2. Every citizen has a right to enjoy the presumption of innocence until proven guilty in a competent court of law or in some formal hearing where he has an opportunity to represent himself or be represented. There are hundreds of civil servants who were dismissed without being given a cause and sadly, the Public Service Commission did not stand up and protect the rights of employees. They certainly looked the other way and allowed the General Orders, Public Service Commission Regulations, Pensions Act and the Public Service Act be adulterated. It is unfortunate that the TRRC did not bring into the spotlight as it did with the National Intelligence Agency, the operations of the Public Service Commission and the role it played in compromising standards. They rubber stamped every dismissal instruction and it was an open secret that whenever Pa Fatty, a messenger at State House entered The Quadrangle, all eyes were on his every move and if he passed your building, you breathe a sigh of relief that you survived that episode of dismissal. Even Jammeh jokingly talked about Pa Fatty.
Other than Ms Bertha Mboge, I cannot recall any instance in which the PSC refused an order to dismiss a public officer. Why and how the PSC officially sought audience with Jammeh to reverse his decision to dismiss her still baffles me. I guess some birds cannot be caged because their feathers are just too bright.
In 2017, an attempt was made to reinstate some officers but the scheme needs further scrutiny. Some who were reinstated were lucky to be paid their lost wages while others were not accorded the same benefit. How and why the scheme was managed should be put under the microscope because what is good for the goose is good for the gander and justice must be accorded to every Kumba, Nyonkoling and Sawalo irrespective of their stations in life, family connections or looks.
In matters of justice, the state cannot hide behind costs to dilute the reconciliation process. As far as I know, the state has not filed for bankruptcy; we are far from being a failed state and because somewhere in our Constitution I read that every person “shall be presumed innocent until he or she is proved or has pleaded guilty” then justice must be served. If I lived in North Korea, I would not mind because they have not committed themselves to the rule of law and rights of citizens.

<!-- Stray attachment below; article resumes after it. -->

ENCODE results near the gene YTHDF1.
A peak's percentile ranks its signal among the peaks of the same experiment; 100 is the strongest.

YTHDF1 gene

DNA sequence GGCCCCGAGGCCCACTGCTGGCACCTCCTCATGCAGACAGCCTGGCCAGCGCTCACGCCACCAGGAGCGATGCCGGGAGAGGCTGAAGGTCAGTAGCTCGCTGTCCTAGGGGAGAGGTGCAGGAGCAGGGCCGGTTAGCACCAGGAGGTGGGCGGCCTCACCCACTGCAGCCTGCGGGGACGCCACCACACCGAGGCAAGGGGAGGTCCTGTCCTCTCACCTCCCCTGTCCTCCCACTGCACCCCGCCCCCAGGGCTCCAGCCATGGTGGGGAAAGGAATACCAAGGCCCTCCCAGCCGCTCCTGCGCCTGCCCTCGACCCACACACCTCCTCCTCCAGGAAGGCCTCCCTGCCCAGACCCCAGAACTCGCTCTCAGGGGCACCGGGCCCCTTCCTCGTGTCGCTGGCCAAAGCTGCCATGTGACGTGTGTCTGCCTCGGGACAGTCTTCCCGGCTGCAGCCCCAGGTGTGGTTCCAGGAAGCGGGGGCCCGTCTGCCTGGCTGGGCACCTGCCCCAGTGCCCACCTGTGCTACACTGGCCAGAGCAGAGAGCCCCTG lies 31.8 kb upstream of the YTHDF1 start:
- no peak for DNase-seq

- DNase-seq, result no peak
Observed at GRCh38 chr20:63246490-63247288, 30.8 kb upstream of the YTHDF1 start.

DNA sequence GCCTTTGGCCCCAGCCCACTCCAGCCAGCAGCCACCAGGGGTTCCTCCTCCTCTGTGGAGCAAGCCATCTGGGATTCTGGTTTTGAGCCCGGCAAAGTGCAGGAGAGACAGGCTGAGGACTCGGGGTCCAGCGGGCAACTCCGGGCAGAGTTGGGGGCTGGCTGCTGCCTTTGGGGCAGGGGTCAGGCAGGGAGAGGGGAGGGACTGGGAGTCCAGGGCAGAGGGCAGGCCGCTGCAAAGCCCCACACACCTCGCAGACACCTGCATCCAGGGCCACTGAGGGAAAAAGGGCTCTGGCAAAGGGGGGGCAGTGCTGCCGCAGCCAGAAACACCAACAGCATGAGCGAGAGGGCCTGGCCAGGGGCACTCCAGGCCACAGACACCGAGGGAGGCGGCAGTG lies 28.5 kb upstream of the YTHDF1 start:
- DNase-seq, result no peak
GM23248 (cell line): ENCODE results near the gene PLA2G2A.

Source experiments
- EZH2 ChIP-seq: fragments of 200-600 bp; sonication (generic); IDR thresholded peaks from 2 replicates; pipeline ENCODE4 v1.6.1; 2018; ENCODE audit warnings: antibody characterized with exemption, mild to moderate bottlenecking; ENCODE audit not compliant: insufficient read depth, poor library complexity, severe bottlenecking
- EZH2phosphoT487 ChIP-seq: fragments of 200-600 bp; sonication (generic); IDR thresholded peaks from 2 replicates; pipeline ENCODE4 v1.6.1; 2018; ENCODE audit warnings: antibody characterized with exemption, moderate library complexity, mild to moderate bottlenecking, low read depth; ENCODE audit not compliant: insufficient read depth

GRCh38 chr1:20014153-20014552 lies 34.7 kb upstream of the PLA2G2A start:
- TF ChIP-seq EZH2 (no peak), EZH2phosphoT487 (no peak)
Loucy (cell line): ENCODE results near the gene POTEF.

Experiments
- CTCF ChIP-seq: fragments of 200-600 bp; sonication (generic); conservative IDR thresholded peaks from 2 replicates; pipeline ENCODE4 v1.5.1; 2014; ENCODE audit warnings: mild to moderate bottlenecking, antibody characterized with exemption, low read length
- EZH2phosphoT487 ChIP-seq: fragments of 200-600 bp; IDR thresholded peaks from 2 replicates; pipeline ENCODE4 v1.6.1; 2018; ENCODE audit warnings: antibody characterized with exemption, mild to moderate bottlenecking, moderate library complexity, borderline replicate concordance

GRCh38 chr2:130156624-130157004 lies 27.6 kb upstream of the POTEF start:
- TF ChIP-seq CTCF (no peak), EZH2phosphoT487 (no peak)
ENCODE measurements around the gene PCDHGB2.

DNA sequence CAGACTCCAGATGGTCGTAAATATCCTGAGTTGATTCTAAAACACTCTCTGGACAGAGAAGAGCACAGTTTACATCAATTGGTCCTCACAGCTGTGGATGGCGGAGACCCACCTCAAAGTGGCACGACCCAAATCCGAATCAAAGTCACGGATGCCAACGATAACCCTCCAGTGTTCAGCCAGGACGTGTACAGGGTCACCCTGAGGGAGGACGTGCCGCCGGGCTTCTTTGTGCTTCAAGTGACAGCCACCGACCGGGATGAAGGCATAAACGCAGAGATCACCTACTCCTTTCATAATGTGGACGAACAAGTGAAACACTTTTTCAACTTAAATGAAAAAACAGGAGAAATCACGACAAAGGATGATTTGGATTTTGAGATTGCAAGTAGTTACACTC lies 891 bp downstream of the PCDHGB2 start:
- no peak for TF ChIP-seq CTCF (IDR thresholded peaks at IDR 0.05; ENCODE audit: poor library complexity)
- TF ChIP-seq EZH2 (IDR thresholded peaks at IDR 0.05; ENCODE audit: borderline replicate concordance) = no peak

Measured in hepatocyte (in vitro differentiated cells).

And to paraphrase Martin Luther King, the citizens have sufficiently funded the state and it should not send back to the people a cheque marked with the words “insufficient funds”. Cost cannot be used to dilute or show indifference to the cause of a people who suffered in the hands of the very institution set up to protect them.
Many of these people are already dead and because dead people cannot file petitions to the TRRC, the TRRC must include in their recommendations on behalf of all of the aggrieved public officials who were summarily dismissed without cause and be given an opportunity to be heard; recommend an amendment of the Pensions Act to allow dismissed officials earn a pension and by extension the Social Security scheme which I am told has similar provisions. One cannot be punished twice for the same issue. Losing a job is one thing or a punishment but being denied a pension in addition, is cruel and unjust. These Acts must be amended.
Dead men cannot file petitions but these people were husbands, fathers, mothers, sons and daughters of many in our society and we must bend the morale arc of justice towards them and only then will we as a society, when gathered before the God of history can, with full confidence, say that we did our best in the service of humanity and we left the world better than we inherited it.
And so when Sundiata learned to walk for the first time, the people sang:
Biwo, bika dilay (Today is a joyous day)
Madaa alaa maa mang bi nyoghong daa (God, has not created a day like today).
And so a grateful nation is singing as the TRRC begins to walk in the direction of securing justice for all and that must include the cases of dismissed public officials without cause.